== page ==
Die Technology Review des MIT sieht Bitcoin derzeit im Zentrum einer Blase (was wohl auch seiner Entstehungszeitpunkt, inmitten einer globalen Finanzkrise, geschuldet ist), aufgrund der Tatsache dass es kaum als Tausch- und Zahlungsmittel fungiert:
"Setting aside Bitcoin's cool factor - it might just as well have leapt off the pages of Neal Stephenson's cult science-fiction novel Snow Crash - a peer-to-peer electronic currency uncontrolled by central bankers or politicians is a perfect object for the anxieties and enthusiasms of those frightened by the threats of inflation and currency debasement, concerned about state power and the surveillance state, and fascinated with the possibilities created by distributed, decentralized systems.
Bitcoin is not going to make government-backed currencies obsolete. But while the system's virtues, such as anonymity and the lack of bank fees, may not matter much to most consumers, one can envision it being useful in a variety of niche markets (some legal, others not, like recreational drugs). Where anonymity is valuable, where trusted third parties are hard to find or charge high rates, and where persistently high inflation is a problem, it's possible that bitcoins could in fact flourish as an alternative currency.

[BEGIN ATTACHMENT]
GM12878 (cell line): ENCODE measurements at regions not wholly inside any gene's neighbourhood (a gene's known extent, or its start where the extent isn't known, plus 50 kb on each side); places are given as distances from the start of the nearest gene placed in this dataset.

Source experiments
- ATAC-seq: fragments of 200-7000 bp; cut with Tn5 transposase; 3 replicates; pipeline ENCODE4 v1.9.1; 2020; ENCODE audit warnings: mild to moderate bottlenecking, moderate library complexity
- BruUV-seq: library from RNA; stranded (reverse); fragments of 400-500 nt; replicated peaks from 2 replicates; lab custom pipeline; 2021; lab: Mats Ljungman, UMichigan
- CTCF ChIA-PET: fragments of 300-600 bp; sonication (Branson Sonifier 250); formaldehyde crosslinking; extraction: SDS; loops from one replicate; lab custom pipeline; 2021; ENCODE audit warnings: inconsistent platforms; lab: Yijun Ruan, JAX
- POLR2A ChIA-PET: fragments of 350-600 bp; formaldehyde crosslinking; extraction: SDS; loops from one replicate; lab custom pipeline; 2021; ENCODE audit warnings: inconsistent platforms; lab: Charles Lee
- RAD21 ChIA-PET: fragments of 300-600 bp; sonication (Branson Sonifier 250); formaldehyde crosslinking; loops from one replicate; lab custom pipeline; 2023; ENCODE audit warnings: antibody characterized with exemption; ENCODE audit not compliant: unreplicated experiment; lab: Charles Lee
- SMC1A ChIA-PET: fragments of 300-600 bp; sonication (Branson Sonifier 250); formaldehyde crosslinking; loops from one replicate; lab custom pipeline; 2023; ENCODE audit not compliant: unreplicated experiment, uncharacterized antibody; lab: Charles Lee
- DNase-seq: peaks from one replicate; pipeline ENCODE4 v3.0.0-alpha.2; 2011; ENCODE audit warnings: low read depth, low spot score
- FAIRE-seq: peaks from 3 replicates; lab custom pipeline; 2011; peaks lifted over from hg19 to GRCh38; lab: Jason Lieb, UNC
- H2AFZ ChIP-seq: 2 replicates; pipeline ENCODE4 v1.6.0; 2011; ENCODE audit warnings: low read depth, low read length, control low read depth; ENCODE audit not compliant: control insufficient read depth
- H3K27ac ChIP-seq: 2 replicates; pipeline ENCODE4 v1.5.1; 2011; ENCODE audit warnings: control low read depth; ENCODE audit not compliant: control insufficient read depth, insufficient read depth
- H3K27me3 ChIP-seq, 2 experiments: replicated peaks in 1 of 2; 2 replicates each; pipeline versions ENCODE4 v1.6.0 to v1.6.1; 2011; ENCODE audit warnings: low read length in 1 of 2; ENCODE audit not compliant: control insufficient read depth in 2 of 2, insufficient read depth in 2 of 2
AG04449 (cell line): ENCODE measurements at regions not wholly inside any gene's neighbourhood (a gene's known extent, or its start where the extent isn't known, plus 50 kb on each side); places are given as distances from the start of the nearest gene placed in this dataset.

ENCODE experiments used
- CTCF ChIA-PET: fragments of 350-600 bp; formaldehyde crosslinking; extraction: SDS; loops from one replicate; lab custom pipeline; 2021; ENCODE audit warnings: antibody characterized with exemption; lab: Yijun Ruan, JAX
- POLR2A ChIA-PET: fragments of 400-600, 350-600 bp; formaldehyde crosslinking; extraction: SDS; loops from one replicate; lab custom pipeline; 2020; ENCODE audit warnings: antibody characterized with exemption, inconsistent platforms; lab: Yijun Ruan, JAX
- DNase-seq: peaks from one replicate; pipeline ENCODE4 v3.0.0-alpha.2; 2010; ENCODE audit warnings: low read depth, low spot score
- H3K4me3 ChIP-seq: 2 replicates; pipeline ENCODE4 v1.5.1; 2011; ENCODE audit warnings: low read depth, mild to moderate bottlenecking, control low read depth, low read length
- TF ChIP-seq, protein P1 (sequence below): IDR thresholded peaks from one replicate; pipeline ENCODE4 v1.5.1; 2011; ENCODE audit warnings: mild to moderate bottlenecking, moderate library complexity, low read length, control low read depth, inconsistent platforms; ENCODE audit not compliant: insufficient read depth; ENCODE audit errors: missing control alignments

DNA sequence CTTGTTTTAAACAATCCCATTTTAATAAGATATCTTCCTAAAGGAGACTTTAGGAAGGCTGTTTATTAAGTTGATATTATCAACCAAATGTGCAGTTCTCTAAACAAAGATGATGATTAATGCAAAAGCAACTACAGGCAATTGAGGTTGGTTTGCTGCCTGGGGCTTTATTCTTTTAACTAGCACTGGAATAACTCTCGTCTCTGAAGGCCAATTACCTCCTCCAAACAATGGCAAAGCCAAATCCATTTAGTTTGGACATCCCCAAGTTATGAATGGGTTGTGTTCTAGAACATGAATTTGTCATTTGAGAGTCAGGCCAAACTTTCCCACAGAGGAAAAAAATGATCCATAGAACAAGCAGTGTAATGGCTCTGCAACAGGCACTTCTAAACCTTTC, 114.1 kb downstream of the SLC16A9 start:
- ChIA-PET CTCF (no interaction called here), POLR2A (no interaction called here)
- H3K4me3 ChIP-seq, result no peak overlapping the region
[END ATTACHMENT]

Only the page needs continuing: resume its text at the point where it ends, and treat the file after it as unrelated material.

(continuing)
Before they become such an alternative, though, the system will have to overcome a major, and surprising, problem: people have come to see it primarily as a way to make money. In other words, instead of being used as a currency, bitcoins are today mostly seen as (and traded as) an investment. (...) As a result, many - probably most - Bitcoin users are acquiring bitcoins not in order to buy goods and services but to speculate. That's a bad investment decision, and it also hurts Bitcoin's prospects."
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